June 2007


June 15, 2007

Soon Tricare beneficiaries will be able to access Tricare information tailored for them through the new My Benefits portal. In addition to simplified navigation, beneficiaries can compare plans and get detailed information on services covered by Tricare. The improved portal also allows beneficiaries to print content easily, as well as save multiple sections of content into a single document. Upon entering the My Benefits portal, beneficiaries will be asked three questions about themselves: their militarystatus; where they live; and their Tricare health plan. The answers to these questions will provide content tailored to their needs. Beneficiaries will no longer have to wade through pages of content to find the information that pertains to them. If beneficiaries aren't sure about their Tricare plan, the Plan Wizard, one of the revamped site's new features, shows them the plans for which they may be eligible. 


June 15, 2007

Tricare officials are urging beneficiaries to prepare now before a hurricane causes evacuations or limits access to health care. Preparing for a disaster ahead of time may alleviate some stress families may face during the storm, and ease the burden on their loved ones. Americans must be prepared to care for themselves and their families during and immediately following a disaster for at least three days until other resources are available, according to FEMA administrator R. David Paulison. A family plan should outline how members can contact each other, how to reunite and what to do in different situations caused by a disaster. Officials advise keeping basic items like water, food, a battery-powered radio, flashlights and first-aid items in an emergency kit; and packing health-related items in a waterproof emergency kit to include: 

Copies of each family member's uniformed services ID card (or sponsor's name and Social Security number, family members' names, addresses and phone numbers). 

Copies of each family member's Medicare card or other health insurance card.

Copies of medical records for each family member.

List of each family member's primary care manager, along with other doctorsí names and phone numbers for each. 

Emergency contact names and phone numbers. 

List of other important phone numbers, including the regional contractor, Medicare, and Express Scripts (the Tricare Pharmacy contractor). 

List of each family member's allergies and prescription medications, including doses. 

A securely stored 30-day supply of all prescription medications for each family member. For those who require Insulin, include storage to keep it cool. 

Nonprescription drugs, such as pain relievers, anti-diarrhea medication, antacid, laxatives, bug spray, and itch control. 

List of medical devices' style/model and serial numbers, such as pacemakers.

Extra wheelchair batteries or other special equipment. 

Extra eyeglasses and hearing-aid batteries.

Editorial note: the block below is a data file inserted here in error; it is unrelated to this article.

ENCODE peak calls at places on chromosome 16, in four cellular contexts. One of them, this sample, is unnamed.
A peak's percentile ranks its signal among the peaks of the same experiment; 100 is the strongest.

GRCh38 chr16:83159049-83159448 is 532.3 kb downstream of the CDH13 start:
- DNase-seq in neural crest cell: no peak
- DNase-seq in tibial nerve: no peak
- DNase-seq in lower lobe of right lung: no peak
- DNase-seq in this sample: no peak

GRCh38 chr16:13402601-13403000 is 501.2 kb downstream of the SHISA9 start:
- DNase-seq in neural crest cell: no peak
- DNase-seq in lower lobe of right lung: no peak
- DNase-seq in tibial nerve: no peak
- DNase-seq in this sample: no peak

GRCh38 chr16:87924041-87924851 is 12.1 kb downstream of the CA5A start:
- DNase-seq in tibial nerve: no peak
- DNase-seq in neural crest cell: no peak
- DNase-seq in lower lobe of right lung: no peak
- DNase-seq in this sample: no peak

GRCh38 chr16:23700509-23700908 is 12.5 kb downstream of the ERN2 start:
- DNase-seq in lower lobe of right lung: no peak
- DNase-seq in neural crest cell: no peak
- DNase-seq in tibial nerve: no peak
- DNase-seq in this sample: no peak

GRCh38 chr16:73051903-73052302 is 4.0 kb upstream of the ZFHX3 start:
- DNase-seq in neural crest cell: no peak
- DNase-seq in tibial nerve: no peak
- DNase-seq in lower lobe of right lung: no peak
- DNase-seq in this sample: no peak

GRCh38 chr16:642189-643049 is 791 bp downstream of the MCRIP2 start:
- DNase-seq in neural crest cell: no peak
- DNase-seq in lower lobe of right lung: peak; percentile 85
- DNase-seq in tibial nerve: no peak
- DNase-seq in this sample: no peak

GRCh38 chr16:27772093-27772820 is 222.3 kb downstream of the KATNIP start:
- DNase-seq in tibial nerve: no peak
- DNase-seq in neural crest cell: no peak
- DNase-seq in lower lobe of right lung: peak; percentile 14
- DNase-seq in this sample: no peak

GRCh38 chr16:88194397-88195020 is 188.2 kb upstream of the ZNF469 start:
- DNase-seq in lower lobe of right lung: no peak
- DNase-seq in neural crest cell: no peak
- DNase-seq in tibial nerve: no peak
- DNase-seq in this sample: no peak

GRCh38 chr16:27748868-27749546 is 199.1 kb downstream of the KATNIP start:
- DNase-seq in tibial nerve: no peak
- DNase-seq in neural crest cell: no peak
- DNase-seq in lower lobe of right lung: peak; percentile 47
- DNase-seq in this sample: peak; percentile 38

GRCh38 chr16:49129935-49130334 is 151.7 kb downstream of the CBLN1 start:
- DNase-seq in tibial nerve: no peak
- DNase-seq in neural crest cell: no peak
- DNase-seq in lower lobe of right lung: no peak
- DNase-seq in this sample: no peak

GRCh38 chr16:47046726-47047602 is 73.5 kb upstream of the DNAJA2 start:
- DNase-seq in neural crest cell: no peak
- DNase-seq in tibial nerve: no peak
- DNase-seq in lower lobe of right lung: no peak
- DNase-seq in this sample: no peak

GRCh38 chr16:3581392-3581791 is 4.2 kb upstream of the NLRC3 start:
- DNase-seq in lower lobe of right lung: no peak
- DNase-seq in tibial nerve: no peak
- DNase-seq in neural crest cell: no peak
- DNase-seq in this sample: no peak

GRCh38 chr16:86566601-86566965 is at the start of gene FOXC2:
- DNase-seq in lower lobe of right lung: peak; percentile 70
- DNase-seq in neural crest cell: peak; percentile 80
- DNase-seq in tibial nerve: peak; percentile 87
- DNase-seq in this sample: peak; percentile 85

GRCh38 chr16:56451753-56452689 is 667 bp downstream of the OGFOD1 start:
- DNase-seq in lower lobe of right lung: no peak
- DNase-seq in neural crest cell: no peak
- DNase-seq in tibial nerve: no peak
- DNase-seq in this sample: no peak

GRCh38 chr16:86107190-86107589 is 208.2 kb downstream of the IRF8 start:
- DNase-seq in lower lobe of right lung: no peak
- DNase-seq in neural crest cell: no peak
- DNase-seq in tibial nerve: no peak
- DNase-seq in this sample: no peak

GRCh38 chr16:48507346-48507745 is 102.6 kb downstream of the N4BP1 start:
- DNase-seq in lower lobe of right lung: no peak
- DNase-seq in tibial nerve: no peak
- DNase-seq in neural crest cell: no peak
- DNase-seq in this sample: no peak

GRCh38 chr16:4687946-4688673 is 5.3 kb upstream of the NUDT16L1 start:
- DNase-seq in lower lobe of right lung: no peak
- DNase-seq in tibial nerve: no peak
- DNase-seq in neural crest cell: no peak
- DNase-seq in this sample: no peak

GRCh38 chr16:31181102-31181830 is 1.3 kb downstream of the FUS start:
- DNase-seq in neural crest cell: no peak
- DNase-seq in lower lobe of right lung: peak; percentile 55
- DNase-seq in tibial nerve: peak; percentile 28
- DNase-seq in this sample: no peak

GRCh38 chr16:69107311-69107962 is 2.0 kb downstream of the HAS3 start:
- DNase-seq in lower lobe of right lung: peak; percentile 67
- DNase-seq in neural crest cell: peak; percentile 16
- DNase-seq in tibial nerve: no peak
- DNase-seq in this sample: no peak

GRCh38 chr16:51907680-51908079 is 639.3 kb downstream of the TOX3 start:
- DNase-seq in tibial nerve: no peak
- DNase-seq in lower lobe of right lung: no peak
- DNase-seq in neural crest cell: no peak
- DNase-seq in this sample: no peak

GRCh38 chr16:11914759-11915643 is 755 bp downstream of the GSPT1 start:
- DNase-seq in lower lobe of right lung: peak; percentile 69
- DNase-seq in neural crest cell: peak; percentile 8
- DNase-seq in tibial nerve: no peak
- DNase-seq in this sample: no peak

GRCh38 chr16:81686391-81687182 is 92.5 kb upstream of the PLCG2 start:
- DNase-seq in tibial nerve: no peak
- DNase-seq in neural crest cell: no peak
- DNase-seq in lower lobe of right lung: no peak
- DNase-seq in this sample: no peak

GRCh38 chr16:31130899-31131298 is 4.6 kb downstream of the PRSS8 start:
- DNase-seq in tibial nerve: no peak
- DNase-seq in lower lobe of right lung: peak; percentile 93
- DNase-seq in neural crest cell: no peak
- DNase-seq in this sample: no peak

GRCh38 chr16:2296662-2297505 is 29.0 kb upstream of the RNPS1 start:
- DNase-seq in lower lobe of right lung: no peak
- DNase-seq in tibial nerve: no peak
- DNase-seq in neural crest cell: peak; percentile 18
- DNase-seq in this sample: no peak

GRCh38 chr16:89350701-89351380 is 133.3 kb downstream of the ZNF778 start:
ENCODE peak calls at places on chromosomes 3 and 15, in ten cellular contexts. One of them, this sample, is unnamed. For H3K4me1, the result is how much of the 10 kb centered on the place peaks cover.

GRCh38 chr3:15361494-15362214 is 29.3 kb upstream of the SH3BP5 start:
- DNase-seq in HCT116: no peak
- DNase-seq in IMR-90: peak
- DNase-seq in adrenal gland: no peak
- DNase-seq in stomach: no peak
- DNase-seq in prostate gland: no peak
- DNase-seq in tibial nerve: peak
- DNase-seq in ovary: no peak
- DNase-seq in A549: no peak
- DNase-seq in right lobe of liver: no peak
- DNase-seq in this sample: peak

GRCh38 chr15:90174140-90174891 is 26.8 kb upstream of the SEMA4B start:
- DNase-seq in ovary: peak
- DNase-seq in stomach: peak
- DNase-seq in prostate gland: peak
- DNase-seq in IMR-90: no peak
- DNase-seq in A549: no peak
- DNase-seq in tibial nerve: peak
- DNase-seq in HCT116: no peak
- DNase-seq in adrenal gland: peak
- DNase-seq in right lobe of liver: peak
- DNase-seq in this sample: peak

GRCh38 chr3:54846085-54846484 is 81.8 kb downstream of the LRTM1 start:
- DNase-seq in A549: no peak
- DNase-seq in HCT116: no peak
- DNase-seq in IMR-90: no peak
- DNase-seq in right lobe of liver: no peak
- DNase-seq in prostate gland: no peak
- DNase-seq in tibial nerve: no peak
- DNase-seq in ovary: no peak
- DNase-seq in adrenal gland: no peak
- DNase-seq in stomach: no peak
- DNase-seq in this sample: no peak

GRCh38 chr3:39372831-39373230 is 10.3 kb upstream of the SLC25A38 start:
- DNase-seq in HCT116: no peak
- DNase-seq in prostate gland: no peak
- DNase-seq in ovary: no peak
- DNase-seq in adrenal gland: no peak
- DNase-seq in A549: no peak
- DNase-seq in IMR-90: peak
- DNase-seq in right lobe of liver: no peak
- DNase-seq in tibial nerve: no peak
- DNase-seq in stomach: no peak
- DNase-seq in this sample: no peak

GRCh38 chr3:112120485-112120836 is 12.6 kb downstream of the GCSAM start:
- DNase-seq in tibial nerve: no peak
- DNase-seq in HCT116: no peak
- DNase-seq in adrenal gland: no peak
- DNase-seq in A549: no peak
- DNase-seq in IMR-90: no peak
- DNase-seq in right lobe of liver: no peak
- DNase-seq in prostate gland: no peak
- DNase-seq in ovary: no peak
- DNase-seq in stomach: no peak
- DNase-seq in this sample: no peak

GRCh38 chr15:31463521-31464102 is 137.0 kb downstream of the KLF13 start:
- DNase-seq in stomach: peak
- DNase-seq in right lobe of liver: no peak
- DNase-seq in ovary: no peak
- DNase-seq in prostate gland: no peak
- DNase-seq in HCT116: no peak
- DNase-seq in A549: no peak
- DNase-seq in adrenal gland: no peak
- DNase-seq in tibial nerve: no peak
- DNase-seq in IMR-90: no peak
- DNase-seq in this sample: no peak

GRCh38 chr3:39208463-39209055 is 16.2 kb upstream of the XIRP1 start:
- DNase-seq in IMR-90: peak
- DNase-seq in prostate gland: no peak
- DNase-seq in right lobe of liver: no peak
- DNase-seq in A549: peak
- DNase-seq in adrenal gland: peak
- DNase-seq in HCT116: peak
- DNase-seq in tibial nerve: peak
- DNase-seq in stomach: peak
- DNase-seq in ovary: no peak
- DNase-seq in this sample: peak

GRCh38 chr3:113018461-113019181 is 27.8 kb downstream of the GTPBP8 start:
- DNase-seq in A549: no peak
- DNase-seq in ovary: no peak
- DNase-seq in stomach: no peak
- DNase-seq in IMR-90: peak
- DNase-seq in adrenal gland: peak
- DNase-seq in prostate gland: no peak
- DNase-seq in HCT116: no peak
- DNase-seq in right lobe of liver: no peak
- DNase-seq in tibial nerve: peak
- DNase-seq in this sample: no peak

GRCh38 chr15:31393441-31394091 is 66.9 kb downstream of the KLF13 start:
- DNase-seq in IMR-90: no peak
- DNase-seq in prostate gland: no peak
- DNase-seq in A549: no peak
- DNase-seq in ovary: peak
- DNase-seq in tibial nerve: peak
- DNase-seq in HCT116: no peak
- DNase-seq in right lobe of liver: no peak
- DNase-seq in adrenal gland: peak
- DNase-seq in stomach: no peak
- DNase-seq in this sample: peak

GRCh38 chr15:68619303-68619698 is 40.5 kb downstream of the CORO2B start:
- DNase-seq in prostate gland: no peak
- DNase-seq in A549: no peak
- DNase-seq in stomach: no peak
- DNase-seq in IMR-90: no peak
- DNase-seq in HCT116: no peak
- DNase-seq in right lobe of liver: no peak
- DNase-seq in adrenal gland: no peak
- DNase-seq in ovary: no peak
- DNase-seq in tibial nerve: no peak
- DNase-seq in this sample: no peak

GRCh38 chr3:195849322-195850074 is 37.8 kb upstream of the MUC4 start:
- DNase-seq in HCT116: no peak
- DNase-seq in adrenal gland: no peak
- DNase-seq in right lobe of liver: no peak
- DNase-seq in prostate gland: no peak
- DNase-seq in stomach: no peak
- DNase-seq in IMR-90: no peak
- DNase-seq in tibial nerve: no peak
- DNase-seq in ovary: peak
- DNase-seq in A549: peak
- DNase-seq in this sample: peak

For more information, visit Tricareís Disaster Relief Web page. 

June 15, 2007

Tricare Reserve Select (TRS) will be restructured October 1, according to officials at the Tricare Management Activity (TMA). Although details are sparse, Army Maj. Gen. Elder Granger, deputy director of TMA, said that starting October 1 all qualified members will pay the same premium rates. "By late summer, beneficiaries can check the TRS section on www.tricare.mil for details on the restructured TRS," said Granger. Tricare Reserve Select is the premium-based Tricare health plan qualified National Guard and Reserve members may purchase. The plan offers comprehensive health coverage similar to Tricare Standard and Tricare Extra. TRS members and their covered family members may access care from any Tricare-authorized provider, hospital or pharmacy. They also can seek care from a military clinic or hospital on a space-available basis, although that is normally a very limited option. 

June 22, 2007


The House VA funding bill would increase the current budget by $3.8 billion more than what the administration wants. Rep. Chet Edwards, D-Texas, chairman of the House veterans affairs appropriations subcommittee, said "This bill is about respect and honors the promises made to our veterans with historic increases in funding to provide them the health care and benefits they earned when they put on our nation's uniform." Rather than threaten a veto in the face of that, the administration has taken another angle. A statement of administration policy by the White House Office of Management and Budget warns: "If Congress increases VA funding above the presidentís request and does not offset this increase with spending reductions in other bills, the president will veto any of the other bills that exceed his request until Congress demonstrates a path to reach the presidentís topline of $933 billion." (See next item.)

Senate Panel Approves Big VA Budget

The Senate Appropriations Committee has followed its House counterpart (previous item) by voting to appropriate $43 billion for the Department of Veterans Affairs next year. This would be $6.5 billion above current levels and $3.6 billion more that the administration wants. The funds include $29 billion for VA medical services, primarily aimed at polytrauma care and mental health services. The Veterans Benefits Administration would get $1.3 billion, including funding to hire at least 500 additional claims processors to reduce the mounting backlog of claims pending. The legislation now will be considered by the full Senate.